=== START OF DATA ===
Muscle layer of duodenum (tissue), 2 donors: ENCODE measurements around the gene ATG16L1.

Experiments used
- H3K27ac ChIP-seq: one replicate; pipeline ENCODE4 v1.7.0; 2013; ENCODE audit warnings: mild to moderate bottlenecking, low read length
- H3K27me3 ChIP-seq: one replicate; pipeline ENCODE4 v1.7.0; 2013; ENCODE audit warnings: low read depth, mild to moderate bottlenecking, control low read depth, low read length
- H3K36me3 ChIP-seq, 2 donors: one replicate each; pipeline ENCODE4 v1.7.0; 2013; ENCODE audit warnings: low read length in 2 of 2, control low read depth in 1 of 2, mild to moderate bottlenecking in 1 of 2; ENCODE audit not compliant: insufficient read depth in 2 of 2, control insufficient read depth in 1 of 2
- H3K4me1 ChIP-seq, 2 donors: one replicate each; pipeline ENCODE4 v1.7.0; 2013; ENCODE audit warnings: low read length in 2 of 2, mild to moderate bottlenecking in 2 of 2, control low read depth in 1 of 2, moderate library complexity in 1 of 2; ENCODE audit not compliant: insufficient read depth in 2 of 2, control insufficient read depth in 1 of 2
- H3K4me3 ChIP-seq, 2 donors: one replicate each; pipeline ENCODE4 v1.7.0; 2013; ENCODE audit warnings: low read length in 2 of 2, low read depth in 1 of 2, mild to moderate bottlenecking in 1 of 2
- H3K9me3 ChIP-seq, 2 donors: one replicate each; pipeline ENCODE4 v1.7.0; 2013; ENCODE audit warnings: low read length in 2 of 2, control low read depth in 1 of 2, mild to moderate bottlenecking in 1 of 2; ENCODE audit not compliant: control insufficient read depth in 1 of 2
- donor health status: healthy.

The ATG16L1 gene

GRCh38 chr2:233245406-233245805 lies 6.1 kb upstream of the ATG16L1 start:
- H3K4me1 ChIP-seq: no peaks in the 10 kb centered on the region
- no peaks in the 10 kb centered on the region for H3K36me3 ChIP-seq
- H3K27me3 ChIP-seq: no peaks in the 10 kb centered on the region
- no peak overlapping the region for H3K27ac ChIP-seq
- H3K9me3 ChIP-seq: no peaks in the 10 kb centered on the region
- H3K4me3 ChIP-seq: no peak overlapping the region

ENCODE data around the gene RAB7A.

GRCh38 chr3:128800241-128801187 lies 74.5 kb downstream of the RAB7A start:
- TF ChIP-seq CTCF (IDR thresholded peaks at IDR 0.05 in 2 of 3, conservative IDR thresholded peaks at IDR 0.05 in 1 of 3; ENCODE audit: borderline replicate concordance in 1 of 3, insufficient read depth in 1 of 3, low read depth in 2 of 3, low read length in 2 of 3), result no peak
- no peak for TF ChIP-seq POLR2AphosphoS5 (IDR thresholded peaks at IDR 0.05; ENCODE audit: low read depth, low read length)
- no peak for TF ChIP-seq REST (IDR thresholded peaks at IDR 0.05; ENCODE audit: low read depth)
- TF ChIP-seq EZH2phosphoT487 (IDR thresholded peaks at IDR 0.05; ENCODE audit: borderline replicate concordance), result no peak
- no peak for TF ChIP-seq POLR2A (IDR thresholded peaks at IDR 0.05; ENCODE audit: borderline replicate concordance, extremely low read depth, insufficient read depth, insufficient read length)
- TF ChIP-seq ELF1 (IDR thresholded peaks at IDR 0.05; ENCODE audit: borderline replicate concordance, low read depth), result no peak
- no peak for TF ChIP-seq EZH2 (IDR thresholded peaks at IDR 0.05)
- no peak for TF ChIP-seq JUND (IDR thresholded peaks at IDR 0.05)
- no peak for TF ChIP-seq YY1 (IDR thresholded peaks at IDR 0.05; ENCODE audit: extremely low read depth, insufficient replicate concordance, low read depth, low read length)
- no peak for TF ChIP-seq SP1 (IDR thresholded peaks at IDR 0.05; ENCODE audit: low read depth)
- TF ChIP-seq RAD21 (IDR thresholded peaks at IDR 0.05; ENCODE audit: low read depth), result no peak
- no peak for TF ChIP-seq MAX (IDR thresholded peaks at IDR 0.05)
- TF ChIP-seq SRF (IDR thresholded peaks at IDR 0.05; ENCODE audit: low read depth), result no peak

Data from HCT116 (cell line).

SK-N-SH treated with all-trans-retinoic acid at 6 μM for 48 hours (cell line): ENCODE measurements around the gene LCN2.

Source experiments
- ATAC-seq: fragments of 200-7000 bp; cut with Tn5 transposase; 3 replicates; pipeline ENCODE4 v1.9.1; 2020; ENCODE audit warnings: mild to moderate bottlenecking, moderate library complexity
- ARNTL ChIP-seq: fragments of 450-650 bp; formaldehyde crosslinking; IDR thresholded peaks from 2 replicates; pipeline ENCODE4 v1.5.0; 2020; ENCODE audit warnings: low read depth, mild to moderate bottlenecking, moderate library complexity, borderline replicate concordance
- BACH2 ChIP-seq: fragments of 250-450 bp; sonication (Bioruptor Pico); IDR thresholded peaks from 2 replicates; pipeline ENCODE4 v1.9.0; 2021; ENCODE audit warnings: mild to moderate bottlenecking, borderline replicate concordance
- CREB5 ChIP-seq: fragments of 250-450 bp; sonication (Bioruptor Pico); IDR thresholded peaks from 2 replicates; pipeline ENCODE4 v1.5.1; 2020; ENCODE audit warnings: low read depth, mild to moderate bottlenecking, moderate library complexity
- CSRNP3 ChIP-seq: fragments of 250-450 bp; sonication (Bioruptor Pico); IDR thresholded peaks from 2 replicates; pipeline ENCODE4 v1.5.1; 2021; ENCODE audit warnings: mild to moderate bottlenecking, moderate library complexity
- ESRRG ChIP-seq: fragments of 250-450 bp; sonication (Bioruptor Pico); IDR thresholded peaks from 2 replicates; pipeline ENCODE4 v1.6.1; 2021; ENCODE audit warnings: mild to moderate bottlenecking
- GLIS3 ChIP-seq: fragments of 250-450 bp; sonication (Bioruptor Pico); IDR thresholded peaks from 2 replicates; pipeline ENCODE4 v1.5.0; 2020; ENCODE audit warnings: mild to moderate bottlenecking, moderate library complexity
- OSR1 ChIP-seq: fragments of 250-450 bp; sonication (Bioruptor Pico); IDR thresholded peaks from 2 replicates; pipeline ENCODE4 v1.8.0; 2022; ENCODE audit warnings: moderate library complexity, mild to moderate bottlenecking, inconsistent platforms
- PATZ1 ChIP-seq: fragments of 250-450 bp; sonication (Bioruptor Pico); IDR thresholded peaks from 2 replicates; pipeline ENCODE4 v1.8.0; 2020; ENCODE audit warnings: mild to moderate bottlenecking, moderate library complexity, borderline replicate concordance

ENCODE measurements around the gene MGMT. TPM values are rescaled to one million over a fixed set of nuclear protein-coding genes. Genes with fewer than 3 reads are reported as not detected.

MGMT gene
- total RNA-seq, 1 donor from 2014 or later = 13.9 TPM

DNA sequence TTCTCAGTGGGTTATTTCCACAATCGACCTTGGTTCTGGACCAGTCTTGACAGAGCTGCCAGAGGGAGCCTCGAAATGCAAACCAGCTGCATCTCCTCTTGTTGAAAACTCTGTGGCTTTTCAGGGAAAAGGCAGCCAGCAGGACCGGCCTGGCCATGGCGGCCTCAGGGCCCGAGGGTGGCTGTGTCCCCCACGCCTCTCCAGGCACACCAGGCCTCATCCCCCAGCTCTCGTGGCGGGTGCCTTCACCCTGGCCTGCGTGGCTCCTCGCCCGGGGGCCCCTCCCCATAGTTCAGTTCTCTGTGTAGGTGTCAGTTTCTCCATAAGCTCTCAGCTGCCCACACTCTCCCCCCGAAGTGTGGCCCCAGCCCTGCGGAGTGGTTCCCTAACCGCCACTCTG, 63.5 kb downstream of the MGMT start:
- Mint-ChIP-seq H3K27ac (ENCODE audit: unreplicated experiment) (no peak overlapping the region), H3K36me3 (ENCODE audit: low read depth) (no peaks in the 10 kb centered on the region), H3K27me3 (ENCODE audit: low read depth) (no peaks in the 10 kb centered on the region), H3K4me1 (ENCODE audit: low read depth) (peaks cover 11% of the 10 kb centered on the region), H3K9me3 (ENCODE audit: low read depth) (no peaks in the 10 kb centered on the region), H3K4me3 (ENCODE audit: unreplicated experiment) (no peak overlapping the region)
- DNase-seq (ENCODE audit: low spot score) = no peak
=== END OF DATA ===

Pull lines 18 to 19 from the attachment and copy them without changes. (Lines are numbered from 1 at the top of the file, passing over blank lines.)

ENCODE data around the gene RAB7A.

GRCh38 chr3:128800241-128801187 lies 74.5 kb downstream of the RAB7A start: